While your Yorkie is menstruating, you’ll want to keep her off of any furniture you do not want stained. To keep the mess contained, you could try using disposable diapers or even washable diapers. It’s possible you may not notice any discharge at all as some dogs clean themselves.
You also may notice the discharge has hardened into her hair. In this case, a bath or gentle dog wipes will quickly clean the area.
Males will be attracted to the female in heat before she is receptive to them. They can smell her pheromones on her and in her urine from several miles away.
During this initial stage, she may show defensive aggression to warn males to stay away. It’s probably a better idea to keep her away from males during this time and on a short leash. This is especially important during estrus (the second phase of fertility) if you do not intend for her to become pregnant.
Keep in mind, however, that a female Yorkie can become pregnant outside of the estrus stage. To ensure she doesn’t get pregnant, it’s probably wise to keep her away from males for three to four weeks once bleeding begins.
Breeding Yorkies in heat
Female Yorkies can conceive during their first heat cycle, although this is not recommended as their body is not yet fully developed. They also can conceive at any time during the Yorkie breeding cycle. However, they are most fertile during the Estrus stage, usually between the 10th and 14th day.
There are two tests veterinarians can perform to determine ovulation and the best time to mate your Yorkie.
- Vaginal smear: examines the vaginal cells’ appearance and numbers to predict ovulation.
- Serum progesterone test: measures progesterone levels in blood; tends to be accurate for predicting ovulation.
Should I spay my Yorkie (and when)?
If you have no intention of breeding your female Yorkie, it’s worth considering getting her spayed. This is an invasive surgery involving complete removal of the uterus and both ovaries.
Spaying your Yorkie will eliminate the option of pregnancy, the heat cycle, and all the symptoms that accompany it. This can have both positive and negative effects on your dog’s health (more on this below).
A Yorkie can be spayed while in heat, but she is more prone to bleeding and other complications from surgery. Most veterinarians prefer to wait until after your dog has had her first heat cycle to reduce the potential for complications.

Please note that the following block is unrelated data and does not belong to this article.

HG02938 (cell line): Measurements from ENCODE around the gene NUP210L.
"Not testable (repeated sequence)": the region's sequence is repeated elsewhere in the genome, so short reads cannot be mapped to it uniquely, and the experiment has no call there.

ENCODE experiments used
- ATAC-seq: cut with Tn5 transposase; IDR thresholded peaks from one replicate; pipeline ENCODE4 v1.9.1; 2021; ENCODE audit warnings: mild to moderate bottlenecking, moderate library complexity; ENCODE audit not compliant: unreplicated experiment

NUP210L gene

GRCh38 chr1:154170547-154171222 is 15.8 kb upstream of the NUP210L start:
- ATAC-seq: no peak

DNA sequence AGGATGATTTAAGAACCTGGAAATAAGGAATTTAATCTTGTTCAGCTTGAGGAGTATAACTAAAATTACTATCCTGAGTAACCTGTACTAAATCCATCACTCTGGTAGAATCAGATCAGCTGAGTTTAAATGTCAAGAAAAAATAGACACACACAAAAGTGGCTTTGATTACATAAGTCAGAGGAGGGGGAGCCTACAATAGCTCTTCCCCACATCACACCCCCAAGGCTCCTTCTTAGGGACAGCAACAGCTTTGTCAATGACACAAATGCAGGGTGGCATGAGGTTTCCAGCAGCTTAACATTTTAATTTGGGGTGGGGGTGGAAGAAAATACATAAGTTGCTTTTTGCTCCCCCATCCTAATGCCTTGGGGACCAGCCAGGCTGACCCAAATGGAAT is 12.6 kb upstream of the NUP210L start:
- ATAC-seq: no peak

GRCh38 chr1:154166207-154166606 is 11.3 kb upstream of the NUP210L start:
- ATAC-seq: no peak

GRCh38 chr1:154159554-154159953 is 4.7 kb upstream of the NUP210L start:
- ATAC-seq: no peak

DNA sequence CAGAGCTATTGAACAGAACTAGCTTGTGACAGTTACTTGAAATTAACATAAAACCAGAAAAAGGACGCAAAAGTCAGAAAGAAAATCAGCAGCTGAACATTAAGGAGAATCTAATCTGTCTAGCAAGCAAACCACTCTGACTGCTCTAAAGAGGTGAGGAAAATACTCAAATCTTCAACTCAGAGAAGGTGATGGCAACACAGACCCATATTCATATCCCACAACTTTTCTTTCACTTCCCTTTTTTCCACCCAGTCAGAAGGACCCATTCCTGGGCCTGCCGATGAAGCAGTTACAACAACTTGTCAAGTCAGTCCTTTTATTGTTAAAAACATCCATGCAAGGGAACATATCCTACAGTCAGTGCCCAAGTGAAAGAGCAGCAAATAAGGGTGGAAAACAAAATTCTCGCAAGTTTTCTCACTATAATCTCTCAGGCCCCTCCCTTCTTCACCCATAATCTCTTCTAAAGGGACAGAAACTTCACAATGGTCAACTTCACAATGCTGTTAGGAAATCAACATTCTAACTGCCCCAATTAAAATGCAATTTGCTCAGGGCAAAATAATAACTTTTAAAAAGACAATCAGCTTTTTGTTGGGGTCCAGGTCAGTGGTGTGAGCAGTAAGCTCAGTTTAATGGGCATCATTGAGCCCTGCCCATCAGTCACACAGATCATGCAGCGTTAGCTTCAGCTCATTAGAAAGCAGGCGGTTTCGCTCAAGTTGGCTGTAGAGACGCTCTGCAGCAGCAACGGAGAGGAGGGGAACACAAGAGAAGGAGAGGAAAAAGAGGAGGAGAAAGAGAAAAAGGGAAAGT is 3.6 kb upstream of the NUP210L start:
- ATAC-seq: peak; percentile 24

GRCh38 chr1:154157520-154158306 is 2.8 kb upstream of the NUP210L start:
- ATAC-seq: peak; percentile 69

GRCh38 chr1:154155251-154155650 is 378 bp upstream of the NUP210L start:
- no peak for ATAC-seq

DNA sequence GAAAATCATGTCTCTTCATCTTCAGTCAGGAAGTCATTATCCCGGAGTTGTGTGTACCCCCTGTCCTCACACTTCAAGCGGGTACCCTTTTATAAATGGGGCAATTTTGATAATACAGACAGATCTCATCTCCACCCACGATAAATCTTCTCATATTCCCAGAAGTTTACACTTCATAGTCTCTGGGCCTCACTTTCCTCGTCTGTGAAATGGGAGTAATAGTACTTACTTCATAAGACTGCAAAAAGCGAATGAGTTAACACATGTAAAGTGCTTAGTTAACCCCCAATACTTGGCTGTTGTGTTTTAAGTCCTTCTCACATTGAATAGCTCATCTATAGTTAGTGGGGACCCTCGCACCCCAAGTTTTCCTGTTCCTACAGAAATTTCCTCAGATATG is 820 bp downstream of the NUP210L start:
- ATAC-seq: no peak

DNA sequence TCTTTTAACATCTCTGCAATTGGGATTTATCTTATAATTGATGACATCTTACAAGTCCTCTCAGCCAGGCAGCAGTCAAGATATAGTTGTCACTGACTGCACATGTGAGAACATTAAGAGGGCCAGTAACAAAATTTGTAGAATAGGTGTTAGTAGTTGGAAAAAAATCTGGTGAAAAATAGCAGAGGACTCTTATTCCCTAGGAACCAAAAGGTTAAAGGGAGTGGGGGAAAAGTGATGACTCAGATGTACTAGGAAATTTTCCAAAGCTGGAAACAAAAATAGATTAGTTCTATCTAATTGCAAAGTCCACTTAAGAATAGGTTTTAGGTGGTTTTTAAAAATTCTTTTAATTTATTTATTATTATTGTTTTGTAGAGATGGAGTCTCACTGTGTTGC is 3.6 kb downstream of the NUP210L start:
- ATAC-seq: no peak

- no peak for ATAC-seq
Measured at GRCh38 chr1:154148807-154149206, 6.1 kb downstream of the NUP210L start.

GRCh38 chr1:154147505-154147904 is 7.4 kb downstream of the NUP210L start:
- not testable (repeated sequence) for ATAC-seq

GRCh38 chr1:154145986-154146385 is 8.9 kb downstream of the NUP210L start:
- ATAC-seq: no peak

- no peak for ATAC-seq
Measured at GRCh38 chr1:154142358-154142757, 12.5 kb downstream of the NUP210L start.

Some veterinarians recommend spaying a puppy before her first heat. However, there is increasing evidence pointing to the recommendation to wait until the puppy is fully developed. A study conducted by veterinarians at Texas A&M University found that dogs sterilized before 6 months of age were more likely to contract parvovirus than dogs who were sterilized later, at around 1 year old.
If you’re thinking of having your Yorkie spayed, but are concerned about the cost, look into a veterinary discount plan from PetAssure. The program allows you to save 25% on any vet visit or procedure, including spaying procedures. No deductibles or waiting periods to worry about.
How spaying may affect your dog’s health
A group of researchers from the University of Georgia studied a sample of more than 40,000 dogs and found that female dogs that were spayed lived an average lifespan 25% longer than unspayed dogs.
This same study found that sterilization reduced the risk of death from infectious disease and trauma, but increased the risk of dying from cancer or an autoimmune disease. Other veterinarians state that unspayed females have a greater chance of developing mammary tumors as well as a painful and serious infection in the uterus called pyometra.
On the whole, it seems that spaying is good for the longevity and health dogs, but you will need to consult your veterinarian for advice specific to your pup.
>> Read more: How Long Do Yorkies Sleep? Habits & Needs Explained
Do Yorkies experience menopause?
Although a female Yorkie’s cycles can change as she ages, she never fully experiences menopause. In her later years, she is likely to have shortened heat cycles, only one cycle per year, and reduced fertility.